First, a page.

I was born and raised in the NW part of Washington state. Summer MIGHT arrive in June. Spring was usually preceded with April rain...the whole month. We were hating winter so after my husband retired from his job he told me to do as I wished about living where I wanted. Hello...Southwest USA, here we come!
We have lived here and loved the weather since 2000. I finally have a great spot for a garden. Last year my dh rototilled it under once and nothing grew, except the pasture grass. I visited with lots of farmers from my area and gleaned tons of info about gardening in East Texas. So now I am out and busting the sod with a shovel...turning over the shovel length of sod, letting the soil dry and reclaiming it for the garden. The horses, burro and goats are helping me out by snacking on the dried roots. Dh thinks I am nuts, my son didn't think I could (after all mom, you aren't exactly a spring chicken) so with those motivating factors I did and am loving it. I have lots of time to think and be one with the dirt. I wonder if this is the way the pioneer ladies did it? I wonder, did their husbands help them with their gardens or was it perceived to be womens and childrens work? I wonder about my grandmothers. I wish I could go back and ask them if they were responsible for things like that. I remember my one little grandma raising, killing, plucking, cutting and freezing chickens. Just one of her chores. Oh my God, she was so awesome. That woman was my biggest hero. My brothers and I used to spend lots of summers at her farm. It was so great for us growing up. Sunshine, no TV, dawn to dusk playing outdoors. We had our room with really thick utility quilts on the beds. They were twin size and were tied. The patchwork varied in sizes and contained denim, chambray and wool. That is about all I remember about them. I have no idea who made them or even when they came to be. All I know is whenever I see a utility quilt I have to at least touch it and smile.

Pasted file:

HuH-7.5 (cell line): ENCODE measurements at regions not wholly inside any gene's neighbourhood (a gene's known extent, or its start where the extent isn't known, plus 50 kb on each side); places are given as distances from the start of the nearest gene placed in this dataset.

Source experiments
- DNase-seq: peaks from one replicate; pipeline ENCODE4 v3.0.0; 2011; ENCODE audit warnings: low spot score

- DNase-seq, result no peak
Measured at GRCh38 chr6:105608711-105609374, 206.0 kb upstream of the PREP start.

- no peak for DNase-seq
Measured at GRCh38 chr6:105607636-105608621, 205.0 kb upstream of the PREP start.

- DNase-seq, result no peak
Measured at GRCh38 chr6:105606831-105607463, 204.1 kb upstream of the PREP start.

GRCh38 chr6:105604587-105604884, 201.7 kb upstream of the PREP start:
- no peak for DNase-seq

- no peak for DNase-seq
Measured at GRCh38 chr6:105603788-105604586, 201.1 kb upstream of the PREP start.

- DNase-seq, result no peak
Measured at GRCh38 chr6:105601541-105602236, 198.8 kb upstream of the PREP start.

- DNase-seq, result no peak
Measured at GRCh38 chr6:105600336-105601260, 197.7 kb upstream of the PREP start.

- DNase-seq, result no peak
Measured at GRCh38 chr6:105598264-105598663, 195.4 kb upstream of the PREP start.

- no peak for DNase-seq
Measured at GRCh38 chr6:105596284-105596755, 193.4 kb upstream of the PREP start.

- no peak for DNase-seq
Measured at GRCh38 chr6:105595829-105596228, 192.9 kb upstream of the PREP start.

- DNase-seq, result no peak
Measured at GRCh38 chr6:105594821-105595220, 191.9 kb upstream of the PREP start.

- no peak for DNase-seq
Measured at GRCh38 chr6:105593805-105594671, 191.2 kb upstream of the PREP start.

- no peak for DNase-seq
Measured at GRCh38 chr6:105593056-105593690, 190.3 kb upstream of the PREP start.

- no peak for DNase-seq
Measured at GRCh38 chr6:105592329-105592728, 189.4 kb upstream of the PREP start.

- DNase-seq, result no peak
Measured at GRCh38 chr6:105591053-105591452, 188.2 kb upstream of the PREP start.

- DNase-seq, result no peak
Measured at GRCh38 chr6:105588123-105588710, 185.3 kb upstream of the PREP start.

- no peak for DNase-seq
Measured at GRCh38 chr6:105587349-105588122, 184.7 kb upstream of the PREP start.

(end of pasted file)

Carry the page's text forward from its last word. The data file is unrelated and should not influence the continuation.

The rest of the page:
The sun is out and the dirt is calling. I need to set my heirloom tomatoes, peppers, cantalopes and flowers in the sun and go dig some sod!